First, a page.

Converting PairingBased Cryptosystems from CompositeOrder Groups to PrimeOrder Groups
"... Abstract. We develop an abstract framework that encompasses the key properties of bilinear groups of composite order that are required to construct secure pairingbased cryptosystems, and we show how to use primeorder elliptic curve groups to construct bilinear groups with the same properties. In p ..."
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Cited by 56 (0 self)
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Abstract. We develop an abstract framework that encompasses the key properties of bilinear groups of composite order that are required to construct secure pairingbased cryptosystems, and we show how to use primeorder elliptic curve groups to construct bilinear groups with the same properties. In particular, we define a generalized version of the subgroup decision problem and give explicit constructions of bilinear groups in which the generalized subgroup decision assumption follows from the decision DiffieHellman assumption, the decision linear assumption, and/or related assumptions in primeorder groups. We apply our framework and our primeorder group constructions to create more efficient versions of cryptosystems that originally required compositeorder groups. Specifically, we consider the BonehGohNissim encryption scheme, the BonehSahaiWaters traitor tracing system, and the KatzSahaiWaters attributebased encryption scheme. We give a security theorem for the primeorder group instantiation of each system, using assumptions of comparable complexity to those used in the compositeorder setting. Our conversion of the last two systems to primeorder groups answers a problem posed by Groth and Sahai.
Randomizable proofs and delegatable anonymous credentials
, 2009
"... We construct an efficient delegatable anonymous credentials system. Users can anonymously and unlinkably obtain credentials from any authority, delegate their credentials to other users, and prove possession of a credential L levels away from a given authority. The size of the proof (and time to ..."
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Cited by 40 (4 self)
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We construct an efficient delegatable anonymous credentials system. Users can anonymously and unlinkably obtain credentials from any authority, delegate their credentials to other users, and prove possession of a credential L levels away from a given authority. The size of the proof (and time to compute it) is O(Lk), where k is the security parameter. The only other construction of delegatable anonymous credentials (Chase and Lysyanskaya, Crypto 2006) relies on general noninteractive proofs for NPcomplete languages of size kΩ(2L). We revise the entire approach to constructing anonymous credentials and identify randomizable zeroknowledge proof of knowledge systems as the key building block. We formally define the notion of randomizable noninteractive zeroknowledge proofs, and give the first instance of controlled rerandomization of noninteractive zeroknowledge proofs by a thirdparty. Our construction uses GrothSahai proofs (Eurocrypt 2008).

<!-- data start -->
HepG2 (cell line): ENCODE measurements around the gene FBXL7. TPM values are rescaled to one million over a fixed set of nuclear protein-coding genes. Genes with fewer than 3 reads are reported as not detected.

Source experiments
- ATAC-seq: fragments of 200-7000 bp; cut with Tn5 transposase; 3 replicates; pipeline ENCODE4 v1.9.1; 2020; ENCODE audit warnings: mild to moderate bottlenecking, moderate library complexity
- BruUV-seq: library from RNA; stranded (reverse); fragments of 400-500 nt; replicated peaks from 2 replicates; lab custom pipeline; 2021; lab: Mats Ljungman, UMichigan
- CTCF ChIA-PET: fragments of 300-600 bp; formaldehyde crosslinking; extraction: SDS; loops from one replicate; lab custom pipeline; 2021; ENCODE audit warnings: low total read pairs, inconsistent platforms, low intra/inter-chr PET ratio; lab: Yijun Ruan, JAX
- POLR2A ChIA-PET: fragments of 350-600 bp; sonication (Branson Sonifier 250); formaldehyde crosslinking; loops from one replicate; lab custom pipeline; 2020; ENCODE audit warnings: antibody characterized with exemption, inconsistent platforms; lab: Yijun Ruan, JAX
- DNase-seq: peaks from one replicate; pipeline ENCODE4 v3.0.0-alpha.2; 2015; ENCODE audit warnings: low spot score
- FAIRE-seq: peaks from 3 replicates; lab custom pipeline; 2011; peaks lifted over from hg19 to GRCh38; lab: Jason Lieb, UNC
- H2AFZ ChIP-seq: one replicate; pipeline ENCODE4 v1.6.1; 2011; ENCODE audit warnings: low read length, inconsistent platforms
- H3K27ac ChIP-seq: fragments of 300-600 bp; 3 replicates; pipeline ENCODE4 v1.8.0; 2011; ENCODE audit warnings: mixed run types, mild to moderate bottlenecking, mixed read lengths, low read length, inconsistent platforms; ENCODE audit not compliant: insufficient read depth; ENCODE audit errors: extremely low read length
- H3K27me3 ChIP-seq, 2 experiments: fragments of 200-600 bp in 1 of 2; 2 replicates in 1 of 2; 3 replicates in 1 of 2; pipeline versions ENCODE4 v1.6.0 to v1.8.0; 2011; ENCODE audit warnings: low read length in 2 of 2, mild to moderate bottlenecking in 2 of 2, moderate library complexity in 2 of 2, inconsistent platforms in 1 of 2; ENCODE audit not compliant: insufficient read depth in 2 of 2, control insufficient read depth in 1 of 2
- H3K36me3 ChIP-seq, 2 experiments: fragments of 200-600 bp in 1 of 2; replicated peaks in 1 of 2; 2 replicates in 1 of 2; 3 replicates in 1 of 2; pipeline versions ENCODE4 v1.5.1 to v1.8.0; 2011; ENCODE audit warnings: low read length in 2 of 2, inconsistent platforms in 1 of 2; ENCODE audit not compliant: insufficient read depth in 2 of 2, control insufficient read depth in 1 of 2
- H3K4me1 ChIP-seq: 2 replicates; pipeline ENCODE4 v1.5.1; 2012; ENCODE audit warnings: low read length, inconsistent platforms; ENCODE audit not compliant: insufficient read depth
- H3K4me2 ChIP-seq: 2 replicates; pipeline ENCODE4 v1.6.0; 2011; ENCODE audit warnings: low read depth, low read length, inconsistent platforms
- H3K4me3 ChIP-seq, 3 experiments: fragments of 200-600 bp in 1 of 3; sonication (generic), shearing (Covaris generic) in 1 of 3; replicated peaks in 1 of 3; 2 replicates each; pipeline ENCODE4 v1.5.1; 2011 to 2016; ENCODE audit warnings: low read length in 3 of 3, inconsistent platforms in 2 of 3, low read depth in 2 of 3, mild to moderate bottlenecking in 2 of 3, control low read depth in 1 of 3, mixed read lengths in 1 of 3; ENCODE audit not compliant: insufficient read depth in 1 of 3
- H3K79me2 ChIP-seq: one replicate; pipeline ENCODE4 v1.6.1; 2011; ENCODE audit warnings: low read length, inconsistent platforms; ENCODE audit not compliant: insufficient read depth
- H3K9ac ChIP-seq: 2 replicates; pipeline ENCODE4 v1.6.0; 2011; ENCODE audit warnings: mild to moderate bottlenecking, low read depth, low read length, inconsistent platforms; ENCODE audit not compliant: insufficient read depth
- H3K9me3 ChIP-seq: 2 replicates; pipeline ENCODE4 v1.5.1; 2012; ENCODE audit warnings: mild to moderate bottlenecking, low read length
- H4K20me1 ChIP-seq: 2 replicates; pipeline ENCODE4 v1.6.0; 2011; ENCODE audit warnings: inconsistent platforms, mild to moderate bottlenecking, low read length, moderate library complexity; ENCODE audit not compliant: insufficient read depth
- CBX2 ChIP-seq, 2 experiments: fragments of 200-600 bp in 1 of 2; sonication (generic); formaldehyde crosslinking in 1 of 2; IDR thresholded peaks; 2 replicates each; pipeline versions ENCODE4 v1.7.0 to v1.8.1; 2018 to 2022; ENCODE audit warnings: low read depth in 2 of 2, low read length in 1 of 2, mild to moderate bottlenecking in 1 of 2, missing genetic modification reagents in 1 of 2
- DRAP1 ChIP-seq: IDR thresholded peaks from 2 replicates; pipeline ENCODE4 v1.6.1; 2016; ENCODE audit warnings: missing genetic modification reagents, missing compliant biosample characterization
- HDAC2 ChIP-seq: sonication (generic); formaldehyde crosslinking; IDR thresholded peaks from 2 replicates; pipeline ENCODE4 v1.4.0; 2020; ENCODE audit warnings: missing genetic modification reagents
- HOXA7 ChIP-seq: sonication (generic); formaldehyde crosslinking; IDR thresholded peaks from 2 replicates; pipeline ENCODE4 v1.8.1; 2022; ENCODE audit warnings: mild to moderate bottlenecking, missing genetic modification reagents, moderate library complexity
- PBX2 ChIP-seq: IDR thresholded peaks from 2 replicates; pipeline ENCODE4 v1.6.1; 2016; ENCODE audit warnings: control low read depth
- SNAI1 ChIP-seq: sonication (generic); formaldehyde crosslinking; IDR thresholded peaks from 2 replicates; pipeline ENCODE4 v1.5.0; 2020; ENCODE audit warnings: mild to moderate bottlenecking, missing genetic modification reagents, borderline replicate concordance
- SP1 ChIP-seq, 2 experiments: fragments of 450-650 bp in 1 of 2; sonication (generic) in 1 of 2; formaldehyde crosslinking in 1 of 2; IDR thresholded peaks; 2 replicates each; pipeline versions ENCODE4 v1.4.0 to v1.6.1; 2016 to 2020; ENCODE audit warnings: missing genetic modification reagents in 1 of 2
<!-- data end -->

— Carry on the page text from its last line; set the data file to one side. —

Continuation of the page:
Fully LeakageResilient Signatures
, 2010
"... A signature scheme is fully leakage resilient (Katz and Vaikuntanathan, ASIACRYPT ’09) if it is existentially unforgeable under an adaptive chosenmessage attack even in a setting where an adversary may obtain bounded (yet arbitrary) leakage information on all intermediate values that are used throu ..."
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Cited by 23 (3 self)
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A signature scheme is fully leakage resilient (Katz and Vaikuntanathan, ASIACRYPT ’09) if it is existentially unforgeable under an adaptive chosenmessage attack even in a setting where an adversary may obtain bounded (yet arbitrary) leakage information on all intermediate values that are used throughout the lifetime of the system. This is a strong and meaningful notion of security that captures a wide range of sidechannel attacks. One of the main challenges in constructing fully leakageresilient signature schemes is dealing with leakage that may depend on the random bits used by the signing algorithm, and constructions of such schemes are known only in the randomoracle model. Moreover, even in the randomoracle model, known schemes are only resilient to leakage of less than half the length of their signing key. In this paper we construct the first fully leakageresilient signature schemes without random oracles. We present a scheme that is resilient to any leakage of length (1 − o(1))L bits, where L is the length of the signing key. Our approach relies on generic cryptographic primitives, and at the same time admits rather efficient instantiations based on specific numbertheoretic
Optimal StructurePreserving Signatures in Asymmetric Bilinear Groups
"... Abstract. Structurepreserving signatures are signatures defined over bilinear groups that rely on generic group operations. In particular, the messages and signatures consist of group elements and the verification of signatures consists of evaluating pairing product equations. Due to their purist n ..."
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Cited by 20 (4 self)